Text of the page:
The book is all about the Keys area of Florida. Don't expect to read what's happening or has happened in Denver or Tokyo. There is very little human interaction, very little of the usual gun-battle-type action, and a miniscule amount of dialogue. The protagonist becomes a hermit on an island, and sets himself up to survive and even thrive there.

The book is also at least 25% nostalgic recollections of the author's/main character's life (going all the way back to when he was a very small child), 25% history of the Florida Keys. Another 10% consists of diatribes against the "greedy developers" who, in the author's opinion, ruined Florida. "Big Oil", "Big Cattle", "Big Sugar", and "Big Citrus" are all condemned. There are also sections that spell out that the author/protagonist is a pretty dedicated member of the Environmentalist movement. My 4-star review, given all of these things, will surprise anyone who is familiar with my likes and dislikes in fiction.

In my defense: Some of the Florida history is interesting. A lot of it is not, unless you are a Florida native or a long-time resident. It's clearly set apart in the story narrative, and is easy to skip without losing any part of the actual prepper/survival narrative. The same thing applies to Mr. Long's narratives on the main characters personal history and his Environmentalist manifestos. They are all easily identified and harmless to skip.
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1 of 1 people found the following review helpful
2.0 out of 5 stars Bioepic or Boring Biography? November 26, 2012
Format:Kindle Edition|Verified Purchase
The positive...the book is writtn in a journeyman style of writing fiction. It is literate and the organization is interesting as is its premise that a terrorist introduced fatal virus has wrecked the Earth killing 99.9% of the population leaving only a handful of geneticall, randomly selected survivors who are immune. The book centers around a middle-aged name named Mark who has virtually all of the survival skills one could hope to acquire in several lifetimes. You name it, he can build it or fix it plus is a chef, wine aficionado, skilled yachtsman, international lecturer, PhD, entrepreneur, etc. He ends up on Boca Chita which is a small island off the coast of Miami. Mark undertakes the renovation of the island and builds a survivor's paradise.

The not so postivie...the book is mostly about Mark's history as he recalls his past life and how he acquired his survival skills along with musings from his youth about various memories recollected from current experiences. The author whose name sounds like a nom de plume for a porn star goes into a lot of detail about survival equipment that the typical prepper is never going to acquire, much less become skilled in using, Mark's adventures are for the most the humdrum detail of maintaing and enjoying his island paradise and fleet of boats that he has 'borrowed' from deceased victims of the virus. There are a few moments that are interesting, mostly dealing with other survivors as they work to just remain alive as Mark sips champagne and eats fresh lobster in air conditioning in the sweltering Florida environment.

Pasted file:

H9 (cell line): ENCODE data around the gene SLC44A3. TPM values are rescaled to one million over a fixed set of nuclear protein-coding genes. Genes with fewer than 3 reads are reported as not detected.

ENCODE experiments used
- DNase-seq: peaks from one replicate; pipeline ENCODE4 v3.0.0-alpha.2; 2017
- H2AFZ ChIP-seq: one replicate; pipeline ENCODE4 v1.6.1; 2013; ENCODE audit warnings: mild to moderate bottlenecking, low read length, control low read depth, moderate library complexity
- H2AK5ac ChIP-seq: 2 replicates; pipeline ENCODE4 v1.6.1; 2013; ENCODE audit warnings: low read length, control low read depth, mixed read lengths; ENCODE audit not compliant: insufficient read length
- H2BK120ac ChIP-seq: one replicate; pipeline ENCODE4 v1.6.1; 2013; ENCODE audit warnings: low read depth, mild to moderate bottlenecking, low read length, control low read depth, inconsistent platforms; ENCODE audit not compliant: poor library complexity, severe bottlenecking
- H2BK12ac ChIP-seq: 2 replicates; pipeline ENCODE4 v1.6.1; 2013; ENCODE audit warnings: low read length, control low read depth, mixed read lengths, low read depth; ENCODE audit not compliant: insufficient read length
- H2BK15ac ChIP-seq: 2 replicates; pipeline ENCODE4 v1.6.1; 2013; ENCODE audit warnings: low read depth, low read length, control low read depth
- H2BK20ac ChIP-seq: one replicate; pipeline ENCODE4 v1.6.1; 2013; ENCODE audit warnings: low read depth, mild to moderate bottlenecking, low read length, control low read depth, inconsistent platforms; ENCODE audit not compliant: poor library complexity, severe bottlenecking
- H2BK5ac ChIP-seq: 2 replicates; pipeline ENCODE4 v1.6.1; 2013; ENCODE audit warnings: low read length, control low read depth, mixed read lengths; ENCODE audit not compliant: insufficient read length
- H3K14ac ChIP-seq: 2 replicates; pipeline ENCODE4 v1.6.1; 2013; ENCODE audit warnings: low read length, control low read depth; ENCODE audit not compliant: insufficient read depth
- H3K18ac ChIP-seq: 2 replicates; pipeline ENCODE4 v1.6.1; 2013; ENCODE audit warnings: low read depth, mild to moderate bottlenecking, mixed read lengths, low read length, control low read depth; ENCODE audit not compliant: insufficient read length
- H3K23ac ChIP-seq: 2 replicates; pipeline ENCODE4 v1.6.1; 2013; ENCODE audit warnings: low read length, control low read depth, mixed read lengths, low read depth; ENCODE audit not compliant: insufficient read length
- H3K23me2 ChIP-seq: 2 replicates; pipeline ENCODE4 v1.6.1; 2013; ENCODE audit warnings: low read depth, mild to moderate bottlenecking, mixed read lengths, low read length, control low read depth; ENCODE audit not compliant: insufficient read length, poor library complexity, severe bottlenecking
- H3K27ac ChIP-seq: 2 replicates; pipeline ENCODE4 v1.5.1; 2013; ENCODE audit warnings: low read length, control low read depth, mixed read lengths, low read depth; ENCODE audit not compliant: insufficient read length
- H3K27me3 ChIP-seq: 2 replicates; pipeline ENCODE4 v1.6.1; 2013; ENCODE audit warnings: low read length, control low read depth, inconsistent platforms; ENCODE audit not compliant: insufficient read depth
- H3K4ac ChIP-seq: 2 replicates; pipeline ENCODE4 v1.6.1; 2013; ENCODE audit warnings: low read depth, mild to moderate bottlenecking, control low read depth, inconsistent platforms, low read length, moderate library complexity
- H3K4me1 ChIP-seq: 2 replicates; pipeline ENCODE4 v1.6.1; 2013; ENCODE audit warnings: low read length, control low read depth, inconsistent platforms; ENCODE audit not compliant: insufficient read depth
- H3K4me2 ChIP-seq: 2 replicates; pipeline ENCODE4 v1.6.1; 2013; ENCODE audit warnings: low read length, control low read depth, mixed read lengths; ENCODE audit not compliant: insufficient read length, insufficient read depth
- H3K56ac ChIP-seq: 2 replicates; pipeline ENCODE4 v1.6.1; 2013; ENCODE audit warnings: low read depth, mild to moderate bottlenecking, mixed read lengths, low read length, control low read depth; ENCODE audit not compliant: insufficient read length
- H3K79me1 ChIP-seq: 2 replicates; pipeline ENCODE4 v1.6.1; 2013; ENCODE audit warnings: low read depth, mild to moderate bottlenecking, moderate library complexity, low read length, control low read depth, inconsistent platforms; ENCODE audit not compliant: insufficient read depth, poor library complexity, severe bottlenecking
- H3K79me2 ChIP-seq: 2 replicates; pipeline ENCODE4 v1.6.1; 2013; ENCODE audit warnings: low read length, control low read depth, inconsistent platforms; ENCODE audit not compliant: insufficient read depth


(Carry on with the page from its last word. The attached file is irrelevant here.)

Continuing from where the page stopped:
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4.0 out of 5 stars This author has potential October 3, 2013
Format:Kindle Edition|Verified Purchase
I don't write many reviews, my time is valuable and if I can't say something encouraging, then I'd prefer to be silent. This author has potential to be very good. There are some problems.Really what would fix them all is an editor. Firstly, if one is recounting what has happened then use past tense.This insecure use of tense is distracting....please change it to past tense.But the author is literate and there are none of those distracting errors often found in indie writing.

Secondly the idea of writing in a journal and remembering is one of the devices that makes this book different and potentially could take this book beyond just genre fiction. But there is too much....cut about half out and tie the 'memory' to the action in some obvious way. The way it is now is distracting from the story line.
As an aside , the memories are interesting, may I suggest you write a separate autobiography? Also the research is interesting, how about a separate book about the area?

Thirdly if you are developing the device of following the other characters, then you need to flesh them out too. I guess many people delight in insurance sales people and lawyers coming to a bad end through their own incompetence. However its distracting from the main story line when you bump so many people off in just a few paragraphs. You need to cull, and have a cleaner story.If you want to underline the point that many of our present wealthy have no useful survival skills, maybe just develop several of this type who pool their ignorance and follow what happens....

Fourthly, Why doesn't the protagonist go looking for his daughter and the rest of his family? Where are the survivor children, surely not all eaten by alligators?

I enjoyed this book, I've bothered to review it, it does need an editor, but its worth reading.